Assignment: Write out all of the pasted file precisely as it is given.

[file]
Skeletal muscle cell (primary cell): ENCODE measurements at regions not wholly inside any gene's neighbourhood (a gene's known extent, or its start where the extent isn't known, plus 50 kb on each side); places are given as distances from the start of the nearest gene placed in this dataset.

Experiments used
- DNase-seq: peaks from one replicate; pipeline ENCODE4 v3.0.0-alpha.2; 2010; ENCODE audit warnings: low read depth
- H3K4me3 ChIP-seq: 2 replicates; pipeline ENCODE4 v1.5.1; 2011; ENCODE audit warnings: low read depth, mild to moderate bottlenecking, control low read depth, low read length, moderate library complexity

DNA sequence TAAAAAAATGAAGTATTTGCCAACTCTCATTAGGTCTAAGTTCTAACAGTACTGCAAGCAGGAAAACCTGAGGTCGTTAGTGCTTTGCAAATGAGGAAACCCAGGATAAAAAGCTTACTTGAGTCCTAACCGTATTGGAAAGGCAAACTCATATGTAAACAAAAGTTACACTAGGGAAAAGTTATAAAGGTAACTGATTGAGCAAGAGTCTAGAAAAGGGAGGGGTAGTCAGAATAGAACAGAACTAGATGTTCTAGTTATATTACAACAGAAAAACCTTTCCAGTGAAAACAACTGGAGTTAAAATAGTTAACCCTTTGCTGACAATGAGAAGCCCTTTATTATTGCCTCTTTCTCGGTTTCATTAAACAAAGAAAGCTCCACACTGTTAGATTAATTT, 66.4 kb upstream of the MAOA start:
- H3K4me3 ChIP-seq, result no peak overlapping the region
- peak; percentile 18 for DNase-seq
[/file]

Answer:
Skeletal muscle cell (primary cell): ENCODE measurements at regions not wholly inside any gene's neighbourhood (a gene's known extent, or its start where the extent isn't known, plus 50 kb on each side); places are given as distances from the start of the nearest gene placed in this dataset.

Experiments used
- DNase-seq: peaks from one replicate; pipeline ENCODE4 v3.0.0-alpha.2; 2010; ENCODE audit warnings: low read depth
- H3K4me3 ChIP-seq: 2 replicates; pipeline ENCODE4 v1.5.1; 2011; ENCODE audit warnings: low read depth, mild to moderate bottlenecking, control low read depth, low read length, moderate library complexity

DNA sequence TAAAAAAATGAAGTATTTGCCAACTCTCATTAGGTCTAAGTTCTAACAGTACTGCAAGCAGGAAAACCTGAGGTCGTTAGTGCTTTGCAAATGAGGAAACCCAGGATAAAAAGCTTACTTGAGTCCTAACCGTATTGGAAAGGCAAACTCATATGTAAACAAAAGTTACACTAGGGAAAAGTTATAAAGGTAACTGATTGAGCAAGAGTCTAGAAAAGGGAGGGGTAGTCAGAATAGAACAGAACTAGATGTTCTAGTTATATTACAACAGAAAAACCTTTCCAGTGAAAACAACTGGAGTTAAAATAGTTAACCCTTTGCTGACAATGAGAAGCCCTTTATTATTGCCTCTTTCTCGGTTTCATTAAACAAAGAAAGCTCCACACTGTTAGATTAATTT, 66.4 kb upstream of the MAOA start:
- H3K4me3 ChIP-seq, result no peak overlapping the region
- peak; percentile 18 for DNase-seq